This post covers the content and exercises for Ch 10: Tibbles from R for Data Science. The chapter teaches how to use the tidyverse version of data frames called tibbles.

10.5 Exercises

library(tidyverse)
## Loading tidyverse: ggplot2
## Loading tidyverse: tibble
## Loading tidyverse: tidyr
## Loading tidyverse: readr
## Loading tidyverse: purrr
## Loading tidyverse: dplyr
## Warning: package 'tibble' was built under R version 3.4.2
## Warning: package 'tidyr' was built under R version 3.4.2
## Warning: package 'purrr' was built under R version 3.4.2
## Warning: package 'dplyr' was built under R version 3.4.2
## Conflicts with tidy packages ----------------------------------------------
## filter(): dplyr, stats
## lag():    dplyr, stats
  1. How can you tell if an object is a tibble? (Hint: try printing mtcars, which is a regular data frame).
mtcars
##                      mpg cyl  disp  hp drat    wt  qsec vs am gear carb
## Mazda RX4           21.0   6 160.0 110 3.90 2.620 16.46  0  1    4    4
## Mazda RX4 Wag       21.0   6 160.0 110 3.90 2.875 17.02  0  1    4    4
## Datsun 710          22.8   4 108.0  93 3.85 2.320 18.61  1  1    4    1
## Hornet 4 Drive      21.4   6 258.0 110 3.08 3.215 19.44  1  0    3    1
## Hornet Sportabout   18.7   8 360.0 175 3.15 3.440 17.02  0  0    3    2
## Valiant             18.1   6 225.0 105 2.76 3.460 20.22  1  0    3    1
## Duster 360          14.3   8 360.0 245 3.21 3.570 15.84  0  0    3    4
## Merc 240D           24.4   4 146.7  62 3.69 3.190 20.00  1  0    4    2
## Merc 230            22.8   4 140.8  95 3.92 3.150 22.90  1  0    4    2
## Merc 280            19.2   6 167.6 123 3.92 3.440 18.30  1  0    4    4
## Merc 280C           17.8   6 167.6 123 3.92 3.440 18.90  1  0    4    4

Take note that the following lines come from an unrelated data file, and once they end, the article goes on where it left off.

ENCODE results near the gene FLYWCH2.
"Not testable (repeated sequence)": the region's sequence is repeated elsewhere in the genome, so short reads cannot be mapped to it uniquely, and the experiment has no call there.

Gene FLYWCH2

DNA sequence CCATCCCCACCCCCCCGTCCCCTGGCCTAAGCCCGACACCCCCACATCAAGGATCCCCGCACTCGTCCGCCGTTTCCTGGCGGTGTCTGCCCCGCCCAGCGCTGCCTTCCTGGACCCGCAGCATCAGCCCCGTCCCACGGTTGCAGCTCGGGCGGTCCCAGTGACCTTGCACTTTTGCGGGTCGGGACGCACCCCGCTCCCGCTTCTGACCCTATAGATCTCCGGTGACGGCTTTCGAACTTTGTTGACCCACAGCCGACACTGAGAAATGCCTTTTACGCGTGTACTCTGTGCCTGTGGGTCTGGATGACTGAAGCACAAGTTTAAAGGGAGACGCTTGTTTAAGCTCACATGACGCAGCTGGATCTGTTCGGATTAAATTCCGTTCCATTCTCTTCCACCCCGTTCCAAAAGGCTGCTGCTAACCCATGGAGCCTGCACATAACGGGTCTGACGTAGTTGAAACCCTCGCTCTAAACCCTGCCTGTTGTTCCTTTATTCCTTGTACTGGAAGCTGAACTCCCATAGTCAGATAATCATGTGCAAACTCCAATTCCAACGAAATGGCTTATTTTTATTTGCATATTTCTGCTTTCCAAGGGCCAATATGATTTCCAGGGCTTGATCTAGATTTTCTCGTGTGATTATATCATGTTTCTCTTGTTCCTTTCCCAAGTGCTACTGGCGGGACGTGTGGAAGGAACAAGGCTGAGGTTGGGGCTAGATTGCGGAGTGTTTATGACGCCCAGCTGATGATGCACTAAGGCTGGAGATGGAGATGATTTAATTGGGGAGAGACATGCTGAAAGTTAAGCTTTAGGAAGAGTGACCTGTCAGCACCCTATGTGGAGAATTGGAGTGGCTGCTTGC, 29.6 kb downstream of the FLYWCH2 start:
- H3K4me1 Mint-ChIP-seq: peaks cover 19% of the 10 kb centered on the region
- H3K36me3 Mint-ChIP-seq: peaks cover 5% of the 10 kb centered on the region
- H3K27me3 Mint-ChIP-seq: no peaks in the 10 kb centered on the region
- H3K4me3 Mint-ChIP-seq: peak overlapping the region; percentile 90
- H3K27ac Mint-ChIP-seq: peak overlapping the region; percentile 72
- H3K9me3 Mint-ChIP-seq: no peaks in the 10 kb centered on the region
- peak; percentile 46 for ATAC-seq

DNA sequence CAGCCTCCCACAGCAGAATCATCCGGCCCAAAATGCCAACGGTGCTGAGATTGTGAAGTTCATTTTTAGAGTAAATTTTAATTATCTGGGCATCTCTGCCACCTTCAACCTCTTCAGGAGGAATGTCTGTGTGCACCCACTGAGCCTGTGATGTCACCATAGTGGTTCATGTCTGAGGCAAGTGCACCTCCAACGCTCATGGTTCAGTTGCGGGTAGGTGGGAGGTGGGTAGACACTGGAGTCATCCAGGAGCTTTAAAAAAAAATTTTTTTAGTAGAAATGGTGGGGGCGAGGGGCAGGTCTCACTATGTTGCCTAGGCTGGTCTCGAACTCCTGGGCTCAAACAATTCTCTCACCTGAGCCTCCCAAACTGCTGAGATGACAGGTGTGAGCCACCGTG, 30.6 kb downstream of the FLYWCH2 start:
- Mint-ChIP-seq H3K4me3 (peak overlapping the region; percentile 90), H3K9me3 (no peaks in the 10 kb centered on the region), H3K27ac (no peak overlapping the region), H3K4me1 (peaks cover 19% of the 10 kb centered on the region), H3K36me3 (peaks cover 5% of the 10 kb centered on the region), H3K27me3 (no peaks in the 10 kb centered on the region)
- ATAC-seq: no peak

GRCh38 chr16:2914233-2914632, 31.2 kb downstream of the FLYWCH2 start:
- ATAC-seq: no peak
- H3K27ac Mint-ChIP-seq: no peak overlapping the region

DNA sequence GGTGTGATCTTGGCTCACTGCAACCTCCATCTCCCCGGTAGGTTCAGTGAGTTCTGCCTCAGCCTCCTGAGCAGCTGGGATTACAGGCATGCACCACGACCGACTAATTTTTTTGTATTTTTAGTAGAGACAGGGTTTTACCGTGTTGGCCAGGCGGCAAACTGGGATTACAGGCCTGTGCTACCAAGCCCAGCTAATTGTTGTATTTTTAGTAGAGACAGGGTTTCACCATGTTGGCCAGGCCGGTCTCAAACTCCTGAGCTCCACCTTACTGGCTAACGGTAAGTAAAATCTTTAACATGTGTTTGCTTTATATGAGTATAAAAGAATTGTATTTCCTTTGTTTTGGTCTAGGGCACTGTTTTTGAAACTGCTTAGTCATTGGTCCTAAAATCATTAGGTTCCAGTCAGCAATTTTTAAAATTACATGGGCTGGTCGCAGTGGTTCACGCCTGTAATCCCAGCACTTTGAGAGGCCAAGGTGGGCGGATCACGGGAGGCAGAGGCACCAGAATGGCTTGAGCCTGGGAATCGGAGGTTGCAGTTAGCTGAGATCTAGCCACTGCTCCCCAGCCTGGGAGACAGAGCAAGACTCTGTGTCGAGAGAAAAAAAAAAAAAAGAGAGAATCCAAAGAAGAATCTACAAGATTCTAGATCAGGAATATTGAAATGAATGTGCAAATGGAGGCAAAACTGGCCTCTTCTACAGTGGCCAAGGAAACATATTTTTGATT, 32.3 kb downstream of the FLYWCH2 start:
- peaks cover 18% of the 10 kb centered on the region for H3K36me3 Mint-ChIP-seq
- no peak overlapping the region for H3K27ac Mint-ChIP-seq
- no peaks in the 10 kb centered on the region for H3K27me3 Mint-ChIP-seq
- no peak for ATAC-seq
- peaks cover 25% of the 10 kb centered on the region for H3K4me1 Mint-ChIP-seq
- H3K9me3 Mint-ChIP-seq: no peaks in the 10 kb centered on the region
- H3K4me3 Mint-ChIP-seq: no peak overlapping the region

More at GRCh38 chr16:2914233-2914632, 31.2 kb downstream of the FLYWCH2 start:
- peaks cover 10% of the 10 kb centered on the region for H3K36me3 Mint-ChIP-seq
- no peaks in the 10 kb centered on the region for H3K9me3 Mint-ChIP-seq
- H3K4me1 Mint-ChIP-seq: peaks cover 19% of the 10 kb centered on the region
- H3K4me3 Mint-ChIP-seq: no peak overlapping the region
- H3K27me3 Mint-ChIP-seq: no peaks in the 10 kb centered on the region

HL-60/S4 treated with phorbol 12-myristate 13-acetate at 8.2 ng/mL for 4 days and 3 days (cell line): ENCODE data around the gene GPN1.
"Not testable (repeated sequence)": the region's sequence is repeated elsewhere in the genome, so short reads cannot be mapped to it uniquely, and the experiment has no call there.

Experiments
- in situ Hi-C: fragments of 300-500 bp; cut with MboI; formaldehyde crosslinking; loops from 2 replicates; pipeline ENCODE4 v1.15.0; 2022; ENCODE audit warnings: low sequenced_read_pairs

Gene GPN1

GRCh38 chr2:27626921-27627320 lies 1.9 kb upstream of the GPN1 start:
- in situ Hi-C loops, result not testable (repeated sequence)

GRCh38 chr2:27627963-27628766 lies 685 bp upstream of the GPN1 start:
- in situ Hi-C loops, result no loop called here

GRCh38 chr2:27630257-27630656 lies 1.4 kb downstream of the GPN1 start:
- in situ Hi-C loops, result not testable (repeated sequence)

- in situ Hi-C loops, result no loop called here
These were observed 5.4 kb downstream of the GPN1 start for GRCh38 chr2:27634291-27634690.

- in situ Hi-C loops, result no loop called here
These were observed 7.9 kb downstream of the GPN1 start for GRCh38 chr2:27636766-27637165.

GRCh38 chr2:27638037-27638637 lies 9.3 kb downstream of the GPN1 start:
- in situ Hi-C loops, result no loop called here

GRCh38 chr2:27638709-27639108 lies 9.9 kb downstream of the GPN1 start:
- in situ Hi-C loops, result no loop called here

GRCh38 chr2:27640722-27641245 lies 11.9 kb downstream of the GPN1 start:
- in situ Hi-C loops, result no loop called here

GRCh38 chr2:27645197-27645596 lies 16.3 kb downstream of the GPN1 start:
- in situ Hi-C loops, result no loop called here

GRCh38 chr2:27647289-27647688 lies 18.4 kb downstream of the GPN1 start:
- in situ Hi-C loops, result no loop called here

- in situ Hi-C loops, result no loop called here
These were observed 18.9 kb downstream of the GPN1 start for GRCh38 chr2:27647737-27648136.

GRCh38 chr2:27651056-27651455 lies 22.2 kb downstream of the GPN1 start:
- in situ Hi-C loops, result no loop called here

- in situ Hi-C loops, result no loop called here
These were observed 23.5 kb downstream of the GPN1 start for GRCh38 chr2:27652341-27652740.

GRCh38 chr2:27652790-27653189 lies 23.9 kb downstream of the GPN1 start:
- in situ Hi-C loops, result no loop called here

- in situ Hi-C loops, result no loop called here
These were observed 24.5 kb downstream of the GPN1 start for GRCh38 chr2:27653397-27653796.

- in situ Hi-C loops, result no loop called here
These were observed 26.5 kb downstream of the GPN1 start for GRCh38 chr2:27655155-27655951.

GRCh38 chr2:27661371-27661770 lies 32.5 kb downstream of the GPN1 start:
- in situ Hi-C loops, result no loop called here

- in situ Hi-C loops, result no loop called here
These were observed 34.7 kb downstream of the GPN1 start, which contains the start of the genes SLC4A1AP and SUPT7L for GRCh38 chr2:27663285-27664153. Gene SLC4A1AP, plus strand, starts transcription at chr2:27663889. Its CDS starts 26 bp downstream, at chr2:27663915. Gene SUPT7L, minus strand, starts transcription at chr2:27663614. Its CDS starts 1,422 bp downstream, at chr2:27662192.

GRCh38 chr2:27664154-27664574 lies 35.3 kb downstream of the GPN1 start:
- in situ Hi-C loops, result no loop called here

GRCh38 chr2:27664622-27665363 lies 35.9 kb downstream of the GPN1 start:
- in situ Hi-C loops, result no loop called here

## Merc 450SE          16.4   8 275.8 180 3.07 4.070 17.40  0  0    3    3
## Merc 450SL          17.3   8 275.8 180 3.07 3.730 17.60  0  0    3    3
## Merc 450SLC         15.2   8 275.8 180 3.07 3.780 18.00  0  0    3    3
## Cadillac Fleetwood  10.4   8 472.0 205 2.93 5.250 17.98  0  0    3    4
## Lincoln Continental 10.4   8 460.0 215 3.00 5.424 17.82  0  0    3    4
## Chrysler Imperial   14.7   8 440.0 230 3.23 5.345 17.42  0  0    3    4
## Fiat 128            32.4   4  78.7  66 4.08 2.200 19.47  1  1    4    1
## Honda Civic         30.4   4  75.7  52 4.93 1.615 18.52  1  1    4    2
## Toyota Corolla      33.9   4  71.1  65 4.22 1.835 19.90  1  1    4    1
## Toyota Corona       21.5   4 120.1  97 3.70 2.465 20.01  1  0    3    1
## Dodge Challenger    15.5   8 318.0 150 2.76 3.520 16.87  0  0    3    2
## AMC Javelin         15.2   8 304.0 150 3.15 3.435 17.30  0  0    3    2
## Camaro Z28          13.3   8 350.0 245 3.73 3.840 15.41  0  0    3    4
## Pontiac Firebird    19.2   8 400.0 175 3.08 3.845 17.05  0  0    3    2
## Fiat X1-9           27.3   4  79.0  66 4.08 1.935 18.90  1  1    4    1
## Porsche 914-2       26.0   4 120.3  91 4.43 2.140 16.70  0  1    5    2
## Lotus Europa        30.4   4  95.1 113 3.77 1.513 16.90  1  1    5    2
## Ford Pantera L      15.8   8 351.0 264 4.22 3.170 14.50  0  1    5    4
## Ferrari Dino        19.7   6 145.0 175 3.62 2.770 15.50  0  1    5    6
## Maserati Bora       15.0   8 301.0 335 3.54 3.570 14.60  0  1    5    8
## Volvo 142E          21.4   4 121.0 109 4.11 2.780 18.60  1  1    4    2
as_tibble(mtcars)
## # A tibble: 32 x 11
##      mpg   cyl  disp    hp  drat    wt  qsec    vs    am  gear  carb
##  * <dbl> <dbl> <dbl> <dbl> <dbl> <dbl> <dbl> <dbl> <dbl> <dbl> <dbl>
##  1  21.0     6 160.0   110  3.90 2.620 16.46     0     1     4     4
##  2  21.0     6 160.0   110  3.90 2.875 17.02     0     1     4     4
##  3  22.8     4 108.0    93  3.85 2.320 18.61     1     1     4     1
##  4  21.4     6 258.0   110  3.08 3.215 19.44     1     0     3     1
##  5  18.7     8 360.0   175  3.15 3.440 17.02     0     0     3     2
##  6  18.1     6 225.0   105  2.76 3.460 20.22     1     0     3     1
##  7  14.3     8 360.0   245  3.21 3.570 15.84     0     0     3     4
##  8  24.4     4 146.7    62  3.69 3.190 20.00     1     0     4     2